Airbus workers throughout Europe
have reacted with anger to the announcement on 28 February of the axing of
10,000 jobs at its plants in Europe as part of
its "Power 8" plan. Following the announcement, Airbus workers responded with
walk-outs which stopped production on 1 and 2 March in the Nordenham, Varel,
and Laupheim factories in Germany.
There were also stoppages in France
including at the St. Nazaire plant on west coast of France. On 6 March, French
factories in Toulouse, Méaulte, St. Nazaire, and
down as workers marched in the streets. The press have reported that 1,500
marched in Méaulte and around 15,000 in Toulouse.
Support for the strike was solid with over 90% out.
Of the 10,000 job cuts, 1,100
jobs will be lost at Airbus Headquarters in Toulouse,
3,200 will be lost in the rest of France,
3,700 in Germany, 400 in Spain, and 1,600 in the UK. Around
5,000 of these job losses will be temporary or on-site contractors where the
cuts have already started. Airbus manufacture aircraft parts all over Europe,
and the planes are finally assembled either in Toulouse
One part of the Power 8 plan is to outsource as much manufacturing capacity as
possible to drive down costs, that is to exploit their workers further, in
order to increase profits.
The announcement follows extensive discussions between
national governments. President Chirac of France met with German Chancellor
Merkel the weekend before the announcement to discuss the job cuts. Alistair
Darling, the UK Trade and Industry Secretary, was reported to have threatened
Airbus with the loss of military orders if the cuts in the UK were too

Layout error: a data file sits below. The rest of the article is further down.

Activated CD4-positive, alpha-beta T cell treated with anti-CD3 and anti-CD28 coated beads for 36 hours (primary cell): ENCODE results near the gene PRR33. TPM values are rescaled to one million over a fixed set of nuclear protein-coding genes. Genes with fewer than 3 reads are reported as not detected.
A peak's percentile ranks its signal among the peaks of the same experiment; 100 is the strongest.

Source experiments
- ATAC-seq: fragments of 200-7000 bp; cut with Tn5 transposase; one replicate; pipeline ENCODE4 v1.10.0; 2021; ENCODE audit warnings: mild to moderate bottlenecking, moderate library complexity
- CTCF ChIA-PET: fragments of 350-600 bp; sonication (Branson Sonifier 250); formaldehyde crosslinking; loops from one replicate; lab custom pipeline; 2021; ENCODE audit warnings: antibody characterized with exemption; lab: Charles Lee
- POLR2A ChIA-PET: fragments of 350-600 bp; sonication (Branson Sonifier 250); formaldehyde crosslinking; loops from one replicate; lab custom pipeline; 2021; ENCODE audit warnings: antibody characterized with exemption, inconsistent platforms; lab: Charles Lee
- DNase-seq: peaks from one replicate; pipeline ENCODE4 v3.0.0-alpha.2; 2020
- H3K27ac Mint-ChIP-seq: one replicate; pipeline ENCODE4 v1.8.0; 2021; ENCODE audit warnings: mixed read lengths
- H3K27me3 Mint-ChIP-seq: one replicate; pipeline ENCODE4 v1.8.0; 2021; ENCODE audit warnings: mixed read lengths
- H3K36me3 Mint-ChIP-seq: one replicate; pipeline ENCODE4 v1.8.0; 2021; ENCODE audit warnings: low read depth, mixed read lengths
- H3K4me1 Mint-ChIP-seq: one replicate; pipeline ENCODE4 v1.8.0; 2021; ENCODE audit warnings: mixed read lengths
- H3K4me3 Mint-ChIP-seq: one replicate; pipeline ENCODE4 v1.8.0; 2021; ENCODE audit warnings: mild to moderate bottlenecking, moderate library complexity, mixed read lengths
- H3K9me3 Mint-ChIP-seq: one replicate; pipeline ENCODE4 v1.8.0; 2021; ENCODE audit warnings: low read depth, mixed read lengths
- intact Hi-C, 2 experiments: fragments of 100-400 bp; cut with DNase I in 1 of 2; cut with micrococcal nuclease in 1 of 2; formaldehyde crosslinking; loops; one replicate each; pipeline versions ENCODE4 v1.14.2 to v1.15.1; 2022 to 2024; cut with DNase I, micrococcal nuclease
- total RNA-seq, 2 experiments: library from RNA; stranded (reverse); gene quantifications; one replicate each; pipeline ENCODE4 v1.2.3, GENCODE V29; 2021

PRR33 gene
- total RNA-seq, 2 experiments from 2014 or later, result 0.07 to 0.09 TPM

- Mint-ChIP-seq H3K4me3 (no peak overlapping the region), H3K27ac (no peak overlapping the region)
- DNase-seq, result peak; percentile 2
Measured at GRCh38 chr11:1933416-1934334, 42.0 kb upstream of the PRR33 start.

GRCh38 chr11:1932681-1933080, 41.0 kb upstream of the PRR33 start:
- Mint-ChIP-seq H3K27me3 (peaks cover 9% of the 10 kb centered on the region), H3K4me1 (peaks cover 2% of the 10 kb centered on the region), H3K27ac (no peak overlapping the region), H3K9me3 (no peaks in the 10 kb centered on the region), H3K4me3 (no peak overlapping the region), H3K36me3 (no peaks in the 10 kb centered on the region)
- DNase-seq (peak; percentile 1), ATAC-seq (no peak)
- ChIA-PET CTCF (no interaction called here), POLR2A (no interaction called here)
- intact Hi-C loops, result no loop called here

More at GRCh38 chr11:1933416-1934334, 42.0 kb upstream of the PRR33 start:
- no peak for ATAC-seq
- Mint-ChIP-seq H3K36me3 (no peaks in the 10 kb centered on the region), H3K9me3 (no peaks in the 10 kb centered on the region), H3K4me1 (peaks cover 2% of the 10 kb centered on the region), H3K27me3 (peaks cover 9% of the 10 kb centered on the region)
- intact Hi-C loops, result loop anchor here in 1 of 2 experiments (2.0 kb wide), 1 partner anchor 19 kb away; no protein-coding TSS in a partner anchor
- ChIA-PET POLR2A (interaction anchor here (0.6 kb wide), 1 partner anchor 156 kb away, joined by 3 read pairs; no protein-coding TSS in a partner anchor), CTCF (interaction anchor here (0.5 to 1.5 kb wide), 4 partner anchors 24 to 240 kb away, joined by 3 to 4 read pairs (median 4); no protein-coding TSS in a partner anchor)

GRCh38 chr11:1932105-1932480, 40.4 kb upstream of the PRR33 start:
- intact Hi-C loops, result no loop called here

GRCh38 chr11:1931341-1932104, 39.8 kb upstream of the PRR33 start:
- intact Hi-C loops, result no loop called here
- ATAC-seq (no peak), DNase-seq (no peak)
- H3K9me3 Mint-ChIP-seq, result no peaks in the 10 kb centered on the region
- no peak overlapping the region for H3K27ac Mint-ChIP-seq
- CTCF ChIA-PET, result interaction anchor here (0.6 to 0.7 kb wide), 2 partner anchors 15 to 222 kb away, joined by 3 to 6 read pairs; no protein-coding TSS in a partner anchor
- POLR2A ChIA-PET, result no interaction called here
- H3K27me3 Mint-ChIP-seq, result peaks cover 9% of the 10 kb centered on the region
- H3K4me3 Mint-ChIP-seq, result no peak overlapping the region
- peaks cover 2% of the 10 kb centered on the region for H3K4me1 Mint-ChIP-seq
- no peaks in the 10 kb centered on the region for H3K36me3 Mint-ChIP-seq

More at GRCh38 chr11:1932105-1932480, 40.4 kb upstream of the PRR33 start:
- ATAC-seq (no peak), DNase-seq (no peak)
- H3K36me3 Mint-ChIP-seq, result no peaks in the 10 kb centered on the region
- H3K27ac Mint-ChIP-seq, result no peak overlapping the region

deep. Thus the bourgeois politicians jostle among themselves to secure the best
deal for their individual national capitalist class. Reacting to the Power 8
announcement on 28 February, the leading Airbus governments all welcomed the
news while shedding crocodile tears at the job losses in their respective
countries. Darling said, "The long-term future for Airbus in the UK is a good
one". French Prime Minister Dominique de Villepin called the plan "necessary"
and added that the French Government would give €100m in aid to Airbus.
Chancellor Merkel has also publicly supported the plan.
Although at the time of writing, the details are still
unclear, it appears that the 1,600 jobs lost in the UK
will be shared between Filton near Bristol,
which manufactures parts for wings, fuel systems and landing gear, and the
plant at Broughton in North Wales that
assembles wings for Airbus aircraft. Airbus, like the other main aircraft
manufacturer Boeing, wishes to move from aircraft built from metal to aircraft
using composite carbon fibre. The assembly line at Broughton is designed to make
metal wings. No investment was announced for Broughton to enable the factory to
assemble composite wings and therefore the long-term future of the plant is not
assured. A second, smaller part of Filton that designs wings will be largely
In addition to the job cuts,
Airbus Management have announced their intention to focus on "core business",
in other words to contract out activities that are not considered to be core.
At three plants, Filton, Méaulte (France) and Nordenham (Germany), Airbus
will seek "industrial partnerships" and have apparently already received
unsolicited approaches from potential partners. For example, press reports have